The rate of forced labor was higher among currently indebted workers (48%) than it was in the general respondent pool (28%). This finding lends credence to the notion that excessive fee charging and the debt that follows increases vulnerability to forced labor: Workers in this study who were charged higher recruitment fees were more likely to borrow, and, in turn, were more vulnerable to forced labor.
Forced labor is also linked to deceptive recruitment: One in five workers in the study was misled in the recruitment phase about the terms of their employment agreement.
Twenty-two percent of foreign workers were deceived about their wages, hours, overtime requirements or pay, provisions regarding termination of employment, or the nature or degree of difficulty or danger of their jobs. These workers had little ability to change or refuse their jobs upon arrival.
Passport retention, which is prohibited by law in Malaysia3, was widely experienced by workers in the study.
Ninety-four percent of foreign workers in the sample reported that their passports were held by the facility or their broker/agent, and 71% reported it was impossible or difficult to get their passports back when they wanted or needed them.
Foreign workers interviewed by Verité were highly constrained in their freedom of movement. Passport retention was a strong contributing factor.
Sixty-two percent, or nearly two thirds of all foreign workers interviewed, reported that they were unable to move around freely and safely without their passports or other travel documents.
Thirty-five percent of workers reported needing a pass or permit to go beyond a certain distance from their housing.
Many foreign workers in the study experienced poor living conditions, in housing provided by employers or third-party employment agents.
Thirty percent of foreign workers slept in a room with more than eight people, 43% of foreign workers said that there was nowhere they could safely store their belongings, and 22% of foreign workers said that they did not feel safe in their housing.
It was difficult for foreign workers surveyed by Verité to leave before the end of their work contracts.
Fifty-seven percent of foreign worker respondents reported they could not leave their job before their contract was finished because they would either be charged an illegally high fine, would forfeit wages or runaway insurance, would be forced to pay the balance of the levy, would lose their passport, or would be denounced to the authorities.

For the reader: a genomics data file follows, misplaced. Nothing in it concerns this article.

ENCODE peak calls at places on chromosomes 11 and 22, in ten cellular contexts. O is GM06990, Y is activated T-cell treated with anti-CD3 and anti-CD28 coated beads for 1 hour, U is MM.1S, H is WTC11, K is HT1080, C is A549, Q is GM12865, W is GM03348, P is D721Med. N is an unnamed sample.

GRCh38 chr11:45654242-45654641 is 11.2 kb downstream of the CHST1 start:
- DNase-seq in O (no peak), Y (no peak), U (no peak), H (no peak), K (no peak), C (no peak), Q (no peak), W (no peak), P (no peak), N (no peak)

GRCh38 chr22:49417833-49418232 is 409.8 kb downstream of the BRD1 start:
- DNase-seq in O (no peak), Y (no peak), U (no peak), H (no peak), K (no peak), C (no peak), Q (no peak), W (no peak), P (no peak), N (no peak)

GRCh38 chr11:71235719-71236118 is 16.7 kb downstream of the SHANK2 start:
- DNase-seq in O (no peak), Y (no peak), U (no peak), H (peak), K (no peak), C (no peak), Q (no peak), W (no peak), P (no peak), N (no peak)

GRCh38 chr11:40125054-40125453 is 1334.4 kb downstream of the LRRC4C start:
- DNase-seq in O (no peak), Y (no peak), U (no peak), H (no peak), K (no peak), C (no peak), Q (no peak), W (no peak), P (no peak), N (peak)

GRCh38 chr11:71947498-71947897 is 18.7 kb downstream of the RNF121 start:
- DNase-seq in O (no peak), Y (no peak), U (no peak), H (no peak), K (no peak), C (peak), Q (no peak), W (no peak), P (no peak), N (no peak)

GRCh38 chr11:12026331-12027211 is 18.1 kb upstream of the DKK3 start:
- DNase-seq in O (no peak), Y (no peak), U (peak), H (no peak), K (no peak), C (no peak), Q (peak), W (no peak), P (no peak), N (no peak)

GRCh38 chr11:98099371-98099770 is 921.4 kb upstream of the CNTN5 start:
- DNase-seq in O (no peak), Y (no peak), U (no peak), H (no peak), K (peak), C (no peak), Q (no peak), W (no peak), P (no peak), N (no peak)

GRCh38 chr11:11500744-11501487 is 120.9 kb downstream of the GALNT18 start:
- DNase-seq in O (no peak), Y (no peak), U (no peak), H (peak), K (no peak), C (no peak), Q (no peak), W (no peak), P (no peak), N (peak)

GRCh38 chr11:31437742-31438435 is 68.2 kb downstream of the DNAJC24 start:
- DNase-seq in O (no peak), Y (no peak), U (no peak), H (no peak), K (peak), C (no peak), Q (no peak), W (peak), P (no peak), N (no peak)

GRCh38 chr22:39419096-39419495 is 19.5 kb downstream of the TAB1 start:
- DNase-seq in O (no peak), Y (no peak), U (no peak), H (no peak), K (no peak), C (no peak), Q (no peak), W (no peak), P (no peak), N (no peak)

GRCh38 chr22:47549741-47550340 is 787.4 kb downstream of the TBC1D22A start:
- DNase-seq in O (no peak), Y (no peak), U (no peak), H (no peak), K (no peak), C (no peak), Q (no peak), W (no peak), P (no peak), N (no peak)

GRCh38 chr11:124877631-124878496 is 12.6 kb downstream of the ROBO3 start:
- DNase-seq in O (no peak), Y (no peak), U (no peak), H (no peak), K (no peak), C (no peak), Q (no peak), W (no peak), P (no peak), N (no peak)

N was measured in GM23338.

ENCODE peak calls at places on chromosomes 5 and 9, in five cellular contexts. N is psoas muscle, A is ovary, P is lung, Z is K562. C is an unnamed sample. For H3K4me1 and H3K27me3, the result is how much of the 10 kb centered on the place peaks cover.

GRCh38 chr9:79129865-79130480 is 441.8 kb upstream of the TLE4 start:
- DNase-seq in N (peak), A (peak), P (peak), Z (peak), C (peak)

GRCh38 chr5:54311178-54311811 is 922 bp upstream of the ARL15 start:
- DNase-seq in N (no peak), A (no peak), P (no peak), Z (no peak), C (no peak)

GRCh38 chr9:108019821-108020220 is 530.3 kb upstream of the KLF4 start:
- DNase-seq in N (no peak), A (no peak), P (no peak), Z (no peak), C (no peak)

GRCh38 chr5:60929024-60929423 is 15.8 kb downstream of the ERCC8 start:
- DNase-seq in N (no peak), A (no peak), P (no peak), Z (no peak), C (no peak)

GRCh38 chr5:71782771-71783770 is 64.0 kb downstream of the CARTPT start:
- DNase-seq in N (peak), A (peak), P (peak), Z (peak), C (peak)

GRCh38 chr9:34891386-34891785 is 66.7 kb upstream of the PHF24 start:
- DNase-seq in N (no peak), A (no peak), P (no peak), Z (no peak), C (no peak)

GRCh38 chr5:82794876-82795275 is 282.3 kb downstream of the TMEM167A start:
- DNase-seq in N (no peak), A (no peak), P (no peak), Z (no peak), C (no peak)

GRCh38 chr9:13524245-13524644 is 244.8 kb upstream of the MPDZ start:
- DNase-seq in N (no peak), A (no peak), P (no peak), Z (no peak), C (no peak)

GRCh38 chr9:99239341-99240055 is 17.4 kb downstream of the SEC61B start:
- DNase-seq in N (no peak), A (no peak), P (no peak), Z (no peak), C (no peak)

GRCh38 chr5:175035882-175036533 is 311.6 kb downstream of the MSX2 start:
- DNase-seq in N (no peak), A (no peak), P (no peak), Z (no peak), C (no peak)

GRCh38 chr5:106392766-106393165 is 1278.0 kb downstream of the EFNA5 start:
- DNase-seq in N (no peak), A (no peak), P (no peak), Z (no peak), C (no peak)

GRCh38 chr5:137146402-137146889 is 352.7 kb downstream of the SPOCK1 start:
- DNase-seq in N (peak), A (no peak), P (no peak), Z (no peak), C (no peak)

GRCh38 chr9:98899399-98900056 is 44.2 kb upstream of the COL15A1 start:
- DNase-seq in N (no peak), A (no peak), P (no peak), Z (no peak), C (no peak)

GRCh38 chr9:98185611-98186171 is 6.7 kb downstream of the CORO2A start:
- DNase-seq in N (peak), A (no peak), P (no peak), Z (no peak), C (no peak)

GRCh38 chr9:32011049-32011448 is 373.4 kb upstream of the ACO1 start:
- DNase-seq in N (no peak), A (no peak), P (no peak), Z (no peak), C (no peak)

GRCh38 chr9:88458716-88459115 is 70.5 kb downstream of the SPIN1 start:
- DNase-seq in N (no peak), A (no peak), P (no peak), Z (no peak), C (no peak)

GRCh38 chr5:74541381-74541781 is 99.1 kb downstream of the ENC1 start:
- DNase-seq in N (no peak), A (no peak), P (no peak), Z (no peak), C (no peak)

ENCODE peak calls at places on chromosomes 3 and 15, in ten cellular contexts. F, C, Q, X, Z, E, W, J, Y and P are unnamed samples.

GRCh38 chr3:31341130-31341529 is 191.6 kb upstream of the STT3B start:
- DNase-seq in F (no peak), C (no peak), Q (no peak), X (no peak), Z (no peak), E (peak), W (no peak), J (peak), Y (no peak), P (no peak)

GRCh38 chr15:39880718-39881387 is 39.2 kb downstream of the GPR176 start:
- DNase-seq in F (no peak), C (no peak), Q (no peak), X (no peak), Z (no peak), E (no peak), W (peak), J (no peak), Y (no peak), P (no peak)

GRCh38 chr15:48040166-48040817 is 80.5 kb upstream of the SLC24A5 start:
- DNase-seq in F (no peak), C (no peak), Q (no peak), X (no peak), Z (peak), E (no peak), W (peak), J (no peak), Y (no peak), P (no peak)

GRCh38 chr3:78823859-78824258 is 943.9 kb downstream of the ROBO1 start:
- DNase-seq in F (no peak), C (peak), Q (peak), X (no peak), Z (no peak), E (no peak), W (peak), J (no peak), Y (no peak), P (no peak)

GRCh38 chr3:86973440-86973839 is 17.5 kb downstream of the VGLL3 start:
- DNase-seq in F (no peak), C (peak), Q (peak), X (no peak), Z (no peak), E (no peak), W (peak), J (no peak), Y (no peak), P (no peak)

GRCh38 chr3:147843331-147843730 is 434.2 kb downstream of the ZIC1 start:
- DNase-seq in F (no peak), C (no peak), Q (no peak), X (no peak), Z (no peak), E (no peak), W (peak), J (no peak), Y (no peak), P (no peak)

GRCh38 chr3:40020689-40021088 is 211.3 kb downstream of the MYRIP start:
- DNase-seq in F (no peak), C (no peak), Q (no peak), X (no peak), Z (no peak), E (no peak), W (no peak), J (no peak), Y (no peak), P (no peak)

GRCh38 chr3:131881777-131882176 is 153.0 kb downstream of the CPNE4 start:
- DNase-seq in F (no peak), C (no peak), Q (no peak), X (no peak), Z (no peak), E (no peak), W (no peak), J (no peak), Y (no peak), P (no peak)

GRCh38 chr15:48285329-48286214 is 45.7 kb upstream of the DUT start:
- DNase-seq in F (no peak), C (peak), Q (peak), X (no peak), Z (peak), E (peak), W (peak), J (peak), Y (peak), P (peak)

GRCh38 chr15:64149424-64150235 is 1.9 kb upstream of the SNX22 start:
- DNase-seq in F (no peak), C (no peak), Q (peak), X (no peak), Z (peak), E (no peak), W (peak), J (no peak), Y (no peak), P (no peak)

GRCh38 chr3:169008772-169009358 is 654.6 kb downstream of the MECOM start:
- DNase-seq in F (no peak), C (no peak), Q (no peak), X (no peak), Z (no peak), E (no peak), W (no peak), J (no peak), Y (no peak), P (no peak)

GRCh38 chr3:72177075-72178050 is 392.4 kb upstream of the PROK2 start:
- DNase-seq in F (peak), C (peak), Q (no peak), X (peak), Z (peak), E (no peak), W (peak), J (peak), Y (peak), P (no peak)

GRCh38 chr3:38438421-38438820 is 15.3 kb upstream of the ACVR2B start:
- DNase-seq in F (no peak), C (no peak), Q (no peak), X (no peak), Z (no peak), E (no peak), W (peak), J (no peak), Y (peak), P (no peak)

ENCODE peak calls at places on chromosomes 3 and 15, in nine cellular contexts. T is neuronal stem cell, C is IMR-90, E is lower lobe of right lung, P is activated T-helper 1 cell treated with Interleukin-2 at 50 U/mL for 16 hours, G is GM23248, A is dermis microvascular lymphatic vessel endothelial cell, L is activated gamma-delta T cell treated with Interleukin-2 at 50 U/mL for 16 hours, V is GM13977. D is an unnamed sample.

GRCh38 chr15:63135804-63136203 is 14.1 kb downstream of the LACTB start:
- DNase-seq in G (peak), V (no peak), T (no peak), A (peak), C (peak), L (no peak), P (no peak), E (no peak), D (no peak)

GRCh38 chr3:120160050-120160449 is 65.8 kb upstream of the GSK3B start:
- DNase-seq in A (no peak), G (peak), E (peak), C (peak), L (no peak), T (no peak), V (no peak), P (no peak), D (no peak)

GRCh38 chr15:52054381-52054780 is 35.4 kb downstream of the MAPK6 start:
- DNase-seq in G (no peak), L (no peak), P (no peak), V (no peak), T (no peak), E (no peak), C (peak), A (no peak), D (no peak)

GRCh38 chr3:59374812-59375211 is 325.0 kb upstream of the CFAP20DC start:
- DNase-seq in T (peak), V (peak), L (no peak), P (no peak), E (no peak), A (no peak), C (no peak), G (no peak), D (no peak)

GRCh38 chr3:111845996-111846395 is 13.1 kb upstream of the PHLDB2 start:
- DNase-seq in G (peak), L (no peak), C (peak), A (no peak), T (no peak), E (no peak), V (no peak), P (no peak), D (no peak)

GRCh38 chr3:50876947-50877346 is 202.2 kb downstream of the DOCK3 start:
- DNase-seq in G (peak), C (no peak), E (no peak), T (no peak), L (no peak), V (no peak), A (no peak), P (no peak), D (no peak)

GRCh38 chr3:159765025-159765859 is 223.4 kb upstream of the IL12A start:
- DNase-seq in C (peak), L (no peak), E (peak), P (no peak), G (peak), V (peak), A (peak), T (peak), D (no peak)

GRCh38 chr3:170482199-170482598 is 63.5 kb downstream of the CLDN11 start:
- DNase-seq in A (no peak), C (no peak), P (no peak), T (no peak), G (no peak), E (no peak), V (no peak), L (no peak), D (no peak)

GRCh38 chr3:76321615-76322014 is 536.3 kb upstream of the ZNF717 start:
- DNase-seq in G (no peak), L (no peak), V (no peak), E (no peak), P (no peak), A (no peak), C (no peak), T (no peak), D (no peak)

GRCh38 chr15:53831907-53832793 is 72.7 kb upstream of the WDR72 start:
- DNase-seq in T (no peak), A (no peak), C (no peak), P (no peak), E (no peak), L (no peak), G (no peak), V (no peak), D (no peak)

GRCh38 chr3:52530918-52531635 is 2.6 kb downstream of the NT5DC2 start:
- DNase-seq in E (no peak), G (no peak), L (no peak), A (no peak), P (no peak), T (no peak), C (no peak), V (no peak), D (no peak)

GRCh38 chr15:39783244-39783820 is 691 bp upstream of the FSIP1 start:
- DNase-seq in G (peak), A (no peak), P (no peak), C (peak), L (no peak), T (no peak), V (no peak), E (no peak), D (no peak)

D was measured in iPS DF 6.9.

Once on the job in Malaysia, 88% of foreign workers said they did not have the option to insist on a different job arrangement, and 92% said they did not have the option of refusing their job arrangement and returning home with job procurement costs refunded.
A 2013 change in government policy compromised workers’ ability to pay off recruitment debts and to leave before the end of their contracts.
In January 2013, employers were given the option of recovering the cost of a per-capita levy on foreign workers by charging the workers themselves for this cost. This change in policy, and the extra charges to workers that resulted, was a surprise to many workers in the study.
At MYR 1,250 a year (USD 387), the levy often represents a significant sum for workers. The employer pays the full year’s cost of the levy for each foreign worker up-front, and then has the option to charge the worker for the cost in 12 monthly installments. Many workers being charged for the levy reported to Verité that they did not count on having to make monthly levy payments when they calculated their loan amounts, and that the levy obligation made it more difficult to pay off their recruitment debt.
Many workers also reported to Verité that employers required them to pay the remaining amount of the levy in order to leave before their contract is up. This requirement is not actually sanctioned by law, but is widely practiced. Seventy percent of all foreign workers reported that they felt they could not leave their job before the levy is paid off.
Workers in the study that were employed by third-party employment agents were found to be more vulnerable to forced labor conditions than directly hired workers.
Many electronics workers in Malaysia are now employed directly by third-party employment agents. These labor intermediaries manage the full employment life cycle of recruitment, hiring, deployment, management and repatriation on behalf of client companies. In large electronics manufacturing facilities it is now possible to find multiple employers, including both the factory and employment agents, who are in charge of different subsets of workers. This outsourcing arrangement, while sanctioned by law, acts to erode the essential worker protection and employer accountability inherent in an employer-employee relationship. Liability over violations of the worker’s rights is obscured, creating vulnerability on the part of the worker to exploitation and abuse; and consequently, the worker’s access to legal recourse and grievance mechanisms is effectively barred.
In the current study, 35% of workers employed by their outsourcing agent were found to be in forced labor, compared to 25% of directly employed workers.
Beyond a Minimum Estimate